94 Cases of Measles in the U.S.

CHAMPAIGN - A measles outbreak has health officials concerned.  Ninety four people across several states  have become infected since January 1; a shocking number for the first 30 days of the year.  One of those cases is right here in Illinois.  It starts with a red rash, spreading all over the body.  Then comes the fever, runny nose, and sore throat.  It's called measles.  Dozens have been infected this year alone.  The C.D.C is tracing most of the cases to an outbreak at California's Disneyland, stemming from international visitors with the virus.  Children who had not received the vaccine were most affected by the outbreak.  Every state requires the measles vaccine for entry into kindergarten at a public school.  But, many parents seek exemptions for personal or medical reasons.

"We do have communities with small pockets of individuals that are not vaccinated," said Rashella Thompson-Brown, the disease investigator for the Champaign-Urbana Public Health District.  "And I think that is what's leading to the problem of why we're seeing some clusters of measles."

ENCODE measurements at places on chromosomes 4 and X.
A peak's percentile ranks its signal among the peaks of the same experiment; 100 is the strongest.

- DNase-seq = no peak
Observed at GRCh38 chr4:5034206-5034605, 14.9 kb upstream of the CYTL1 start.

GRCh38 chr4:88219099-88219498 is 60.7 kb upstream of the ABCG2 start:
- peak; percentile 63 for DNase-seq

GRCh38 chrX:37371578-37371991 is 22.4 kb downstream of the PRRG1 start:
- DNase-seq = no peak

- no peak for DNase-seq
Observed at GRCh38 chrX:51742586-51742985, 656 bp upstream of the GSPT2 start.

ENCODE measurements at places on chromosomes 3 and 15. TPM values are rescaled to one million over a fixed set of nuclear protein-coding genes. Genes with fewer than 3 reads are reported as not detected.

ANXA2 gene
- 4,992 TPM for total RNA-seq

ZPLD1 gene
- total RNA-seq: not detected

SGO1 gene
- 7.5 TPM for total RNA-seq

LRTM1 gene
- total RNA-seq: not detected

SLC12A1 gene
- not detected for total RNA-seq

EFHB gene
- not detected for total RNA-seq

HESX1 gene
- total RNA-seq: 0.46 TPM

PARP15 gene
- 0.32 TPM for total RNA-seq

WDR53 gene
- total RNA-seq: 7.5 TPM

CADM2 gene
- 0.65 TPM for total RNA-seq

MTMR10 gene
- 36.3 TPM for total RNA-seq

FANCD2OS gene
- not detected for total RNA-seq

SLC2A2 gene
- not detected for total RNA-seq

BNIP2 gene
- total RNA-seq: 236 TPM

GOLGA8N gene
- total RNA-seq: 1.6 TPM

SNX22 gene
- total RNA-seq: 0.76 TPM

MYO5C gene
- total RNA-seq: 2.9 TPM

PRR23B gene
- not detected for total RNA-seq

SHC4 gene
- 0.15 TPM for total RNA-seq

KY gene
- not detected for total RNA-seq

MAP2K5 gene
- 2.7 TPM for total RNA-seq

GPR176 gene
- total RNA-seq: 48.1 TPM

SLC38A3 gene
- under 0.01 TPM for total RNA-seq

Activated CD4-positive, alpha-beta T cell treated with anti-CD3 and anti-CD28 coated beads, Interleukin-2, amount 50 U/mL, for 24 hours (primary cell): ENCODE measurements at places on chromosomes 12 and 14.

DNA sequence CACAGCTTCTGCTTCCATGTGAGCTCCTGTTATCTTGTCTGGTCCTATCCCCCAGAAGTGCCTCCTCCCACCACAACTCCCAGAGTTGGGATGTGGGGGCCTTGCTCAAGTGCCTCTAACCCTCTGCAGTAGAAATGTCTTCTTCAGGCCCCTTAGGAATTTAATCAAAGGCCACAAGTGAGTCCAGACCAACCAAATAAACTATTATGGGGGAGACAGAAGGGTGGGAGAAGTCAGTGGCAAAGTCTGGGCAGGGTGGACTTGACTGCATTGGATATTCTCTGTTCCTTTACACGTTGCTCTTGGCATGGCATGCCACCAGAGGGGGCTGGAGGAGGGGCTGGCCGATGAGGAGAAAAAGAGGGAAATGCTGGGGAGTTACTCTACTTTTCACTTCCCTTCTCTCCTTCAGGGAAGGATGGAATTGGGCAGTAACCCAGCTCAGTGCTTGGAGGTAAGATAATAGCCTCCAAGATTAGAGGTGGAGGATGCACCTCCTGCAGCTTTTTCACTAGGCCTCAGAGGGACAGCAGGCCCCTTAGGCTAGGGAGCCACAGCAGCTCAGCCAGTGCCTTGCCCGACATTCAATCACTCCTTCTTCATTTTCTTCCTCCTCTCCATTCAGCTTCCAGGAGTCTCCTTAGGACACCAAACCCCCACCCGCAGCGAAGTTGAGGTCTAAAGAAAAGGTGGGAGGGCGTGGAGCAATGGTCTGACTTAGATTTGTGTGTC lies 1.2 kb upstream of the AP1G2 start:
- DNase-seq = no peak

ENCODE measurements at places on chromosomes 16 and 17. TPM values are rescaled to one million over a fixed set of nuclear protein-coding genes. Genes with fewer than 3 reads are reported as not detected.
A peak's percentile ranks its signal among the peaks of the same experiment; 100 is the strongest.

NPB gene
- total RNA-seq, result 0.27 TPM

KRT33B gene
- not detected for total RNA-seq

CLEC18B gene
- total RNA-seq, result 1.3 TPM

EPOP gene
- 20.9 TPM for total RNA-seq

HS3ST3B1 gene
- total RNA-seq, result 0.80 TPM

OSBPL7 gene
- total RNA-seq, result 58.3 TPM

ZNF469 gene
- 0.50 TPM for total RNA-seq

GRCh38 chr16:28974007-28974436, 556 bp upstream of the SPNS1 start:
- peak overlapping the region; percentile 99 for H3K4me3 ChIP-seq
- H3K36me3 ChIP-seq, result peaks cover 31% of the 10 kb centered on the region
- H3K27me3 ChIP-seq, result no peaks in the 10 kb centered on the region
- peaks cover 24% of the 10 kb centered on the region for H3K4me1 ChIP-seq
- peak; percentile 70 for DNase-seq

Some think the the vaccine causes autism.

"I have not seen any evidence that proves that," said Thompson-Brown.

Measles is the most contagious virus there is.  It's airborne; spread through coughing and sneezing.  Doctors say 90% of people who come into contact with measles will get sick if they have not been vaccinated.  And even if they are, they could still get a mild form of the disease.

"You are very well protected, but if you come in contact with someone, there is a chance that you might get the disease," said Champaign-Urbana health researcher, Dr. Awais Vaid.  "It may be a minor form of the disease, but there is a chance that you might get infected."

Most people born prior to 1957 have had measles and are immune.  Most children receive a vaccine when they are 12-15 months old and again between ages 4-6.
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